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Elevated alpha-1 antitrypsin is a major component of GlycA-associated risk for future morbidity and mortality

By Scott C Ritchie, Johannes Kettunen, Marta Brozynska, Artika P. Nath, Aki S. Havulinna, Satu Männistö, Markus Perola, Veikko Salomaa, Mika Ala-Korpela, Gad Abraham, Peter Würtz, Michael Inouye

Posted 26 Apr 2018
bioRxiv DOI: 10.1101/309138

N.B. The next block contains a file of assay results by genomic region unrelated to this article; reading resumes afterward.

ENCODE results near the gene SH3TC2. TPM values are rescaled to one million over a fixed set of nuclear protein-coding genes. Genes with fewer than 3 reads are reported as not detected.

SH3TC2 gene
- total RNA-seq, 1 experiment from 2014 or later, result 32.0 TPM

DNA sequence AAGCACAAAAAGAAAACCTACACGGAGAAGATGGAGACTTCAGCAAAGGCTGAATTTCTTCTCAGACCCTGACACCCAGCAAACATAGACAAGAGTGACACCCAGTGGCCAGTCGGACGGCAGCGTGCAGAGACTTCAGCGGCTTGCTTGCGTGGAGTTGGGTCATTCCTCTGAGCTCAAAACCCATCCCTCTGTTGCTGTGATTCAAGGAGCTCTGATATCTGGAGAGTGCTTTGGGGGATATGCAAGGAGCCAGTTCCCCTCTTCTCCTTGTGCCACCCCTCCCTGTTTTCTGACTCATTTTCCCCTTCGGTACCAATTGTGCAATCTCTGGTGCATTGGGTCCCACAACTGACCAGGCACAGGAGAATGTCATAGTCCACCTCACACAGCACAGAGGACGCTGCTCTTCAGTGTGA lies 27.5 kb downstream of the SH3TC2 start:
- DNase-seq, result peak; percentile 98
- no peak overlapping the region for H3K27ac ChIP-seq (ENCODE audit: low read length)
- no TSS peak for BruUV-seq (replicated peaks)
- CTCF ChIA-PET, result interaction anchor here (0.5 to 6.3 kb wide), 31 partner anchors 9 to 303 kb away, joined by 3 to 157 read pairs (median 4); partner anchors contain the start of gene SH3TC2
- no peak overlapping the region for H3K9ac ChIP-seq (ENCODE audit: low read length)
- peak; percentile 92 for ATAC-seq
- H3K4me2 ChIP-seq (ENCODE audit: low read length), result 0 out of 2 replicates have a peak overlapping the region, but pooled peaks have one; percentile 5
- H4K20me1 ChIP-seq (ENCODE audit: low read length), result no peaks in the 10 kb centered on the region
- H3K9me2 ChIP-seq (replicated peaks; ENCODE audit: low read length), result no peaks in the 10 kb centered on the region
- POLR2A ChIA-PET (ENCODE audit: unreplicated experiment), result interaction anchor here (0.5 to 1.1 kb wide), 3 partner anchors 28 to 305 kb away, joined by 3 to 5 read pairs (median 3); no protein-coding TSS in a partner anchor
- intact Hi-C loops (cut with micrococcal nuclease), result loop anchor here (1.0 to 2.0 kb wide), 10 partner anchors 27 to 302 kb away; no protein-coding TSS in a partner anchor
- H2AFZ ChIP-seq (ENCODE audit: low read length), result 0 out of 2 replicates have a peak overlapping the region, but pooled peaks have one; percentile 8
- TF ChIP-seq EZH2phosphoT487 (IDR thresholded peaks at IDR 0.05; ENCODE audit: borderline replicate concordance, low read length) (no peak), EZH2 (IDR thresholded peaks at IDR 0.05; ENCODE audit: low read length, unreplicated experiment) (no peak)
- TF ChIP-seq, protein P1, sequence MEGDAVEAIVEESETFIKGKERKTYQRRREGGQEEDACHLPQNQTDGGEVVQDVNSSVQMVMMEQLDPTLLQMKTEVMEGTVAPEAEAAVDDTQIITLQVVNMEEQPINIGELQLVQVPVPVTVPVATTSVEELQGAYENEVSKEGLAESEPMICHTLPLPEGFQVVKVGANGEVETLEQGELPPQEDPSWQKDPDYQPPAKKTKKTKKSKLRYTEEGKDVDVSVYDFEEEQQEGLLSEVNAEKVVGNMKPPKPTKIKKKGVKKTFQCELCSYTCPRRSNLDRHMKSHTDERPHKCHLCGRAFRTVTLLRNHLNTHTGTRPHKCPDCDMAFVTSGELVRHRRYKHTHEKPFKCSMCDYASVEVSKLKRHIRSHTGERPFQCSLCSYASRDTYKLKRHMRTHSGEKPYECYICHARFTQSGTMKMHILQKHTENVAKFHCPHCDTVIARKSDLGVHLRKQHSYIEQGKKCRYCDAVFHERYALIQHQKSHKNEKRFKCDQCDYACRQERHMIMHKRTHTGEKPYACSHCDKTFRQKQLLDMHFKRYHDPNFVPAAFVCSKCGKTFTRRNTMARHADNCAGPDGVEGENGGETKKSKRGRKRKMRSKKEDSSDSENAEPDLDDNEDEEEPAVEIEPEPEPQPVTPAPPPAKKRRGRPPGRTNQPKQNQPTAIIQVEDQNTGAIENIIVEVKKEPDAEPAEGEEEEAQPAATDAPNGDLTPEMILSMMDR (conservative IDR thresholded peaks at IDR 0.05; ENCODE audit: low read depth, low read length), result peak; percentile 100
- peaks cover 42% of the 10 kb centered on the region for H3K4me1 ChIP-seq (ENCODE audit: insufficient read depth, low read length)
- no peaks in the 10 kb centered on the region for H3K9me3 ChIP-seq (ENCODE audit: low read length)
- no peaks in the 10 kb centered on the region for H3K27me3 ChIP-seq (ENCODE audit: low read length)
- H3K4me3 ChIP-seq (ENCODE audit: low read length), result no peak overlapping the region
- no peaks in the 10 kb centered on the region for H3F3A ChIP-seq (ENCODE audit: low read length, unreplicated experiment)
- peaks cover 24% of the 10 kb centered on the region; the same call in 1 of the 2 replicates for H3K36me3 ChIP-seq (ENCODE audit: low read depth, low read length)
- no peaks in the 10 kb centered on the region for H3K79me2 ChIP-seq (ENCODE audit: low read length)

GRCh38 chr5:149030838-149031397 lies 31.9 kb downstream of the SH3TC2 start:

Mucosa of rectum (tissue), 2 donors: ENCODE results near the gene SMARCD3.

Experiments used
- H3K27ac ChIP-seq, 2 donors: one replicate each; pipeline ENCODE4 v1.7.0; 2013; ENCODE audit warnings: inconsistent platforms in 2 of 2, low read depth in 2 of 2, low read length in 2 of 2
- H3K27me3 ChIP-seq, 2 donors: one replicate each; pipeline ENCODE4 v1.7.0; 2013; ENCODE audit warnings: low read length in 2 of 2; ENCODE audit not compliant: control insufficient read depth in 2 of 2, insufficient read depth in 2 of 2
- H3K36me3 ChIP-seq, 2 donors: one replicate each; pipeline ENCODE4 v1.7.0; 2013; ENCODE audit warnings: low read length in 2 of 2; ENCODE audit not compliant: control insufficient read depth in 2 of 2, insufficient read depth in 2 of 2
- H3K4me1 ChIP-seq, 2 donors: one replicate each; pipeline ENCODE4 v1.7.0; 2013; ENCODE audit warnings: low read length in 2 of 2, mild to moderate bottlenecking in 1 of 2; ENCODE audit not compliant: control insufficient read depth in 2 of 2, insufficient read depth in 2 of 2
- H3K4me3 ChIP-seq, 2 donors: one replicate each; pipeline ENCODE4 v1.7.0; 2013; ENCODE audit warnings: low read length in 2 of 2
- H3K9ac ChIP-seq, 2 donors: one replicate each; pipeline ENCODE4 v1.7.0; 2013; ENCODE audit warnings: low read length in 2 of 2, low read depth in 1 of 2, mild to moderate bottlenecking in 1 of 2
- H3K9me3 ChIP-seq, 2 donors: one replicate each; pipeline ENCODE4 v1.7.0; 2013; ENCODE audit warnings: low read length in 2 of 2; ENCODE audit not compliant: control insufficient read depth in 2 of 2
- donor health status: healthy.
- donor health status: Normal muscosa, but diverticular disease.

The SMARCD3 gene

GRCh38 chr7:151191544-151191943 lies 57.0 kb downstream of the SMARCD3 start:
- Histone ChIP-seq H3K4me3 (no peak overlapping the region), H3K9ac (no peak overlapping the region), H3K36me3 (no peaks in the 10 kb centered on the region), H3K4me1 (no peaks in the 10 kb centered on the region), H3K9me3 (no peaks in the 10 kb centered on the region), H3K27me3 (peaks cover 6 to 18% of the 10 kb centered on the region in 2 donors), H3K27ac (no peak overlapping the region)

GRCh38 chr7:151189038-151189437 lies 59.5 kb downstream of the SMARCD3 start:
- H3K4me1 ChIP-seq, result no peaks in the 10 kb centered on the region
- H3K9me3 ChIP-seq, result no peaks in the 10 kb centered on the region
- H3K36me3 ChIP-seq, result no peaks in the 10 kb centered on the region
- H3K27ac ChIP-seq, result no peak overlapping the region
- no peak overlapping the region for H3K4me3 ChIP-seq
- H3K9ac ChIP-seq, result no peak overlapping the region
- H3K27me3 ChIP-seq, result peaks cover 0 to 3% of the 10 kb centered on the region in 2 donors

Integration of electronic health records with systems-level biomolecular data has led to the discovery that GlycA, a complex nuclear magnetic resonance (NMR) spectroscopy biomarker, predicts long-term risk of disease onset and death from myriad causes. To determine the molecular underpinnings of the disease risk of the heterogeneous GlycA signal, we used machine learning to build imputation models for GlycA's constituent glycoproteins, then estimated glycoprotein levels in 11,861 adults across two population-based cohorts with long-term follow-up. While alpha-1- acid glycoprotein had the strongest correlation with GlycA, our analysis revealed that alpha-1 antitrypsin (AAT) was the most predictive of morbidity and mortality for the widest range of diseases, including heart failure (HR=1.60 per s.d., P=1×10-10), influenza and pneumonia (HR=1.37, P=6×10-10), and liver diseases (HR=1.81, P=1×10-6). Despite emerging evidence of AAT's role in suppressing inflammation, transcriptional analyses revealed elevated expression of diverse inflammatory immune pathways with elevated AAT levels, suggesting AAT is elevating to compensate for low-grade chronic inflammation. This study clarifies the molecular underpinnings of the GlycA biomarker and its associated disease risk, and indicates a previously unrecognised association between elevated AAT and severe disease onset and mortality.

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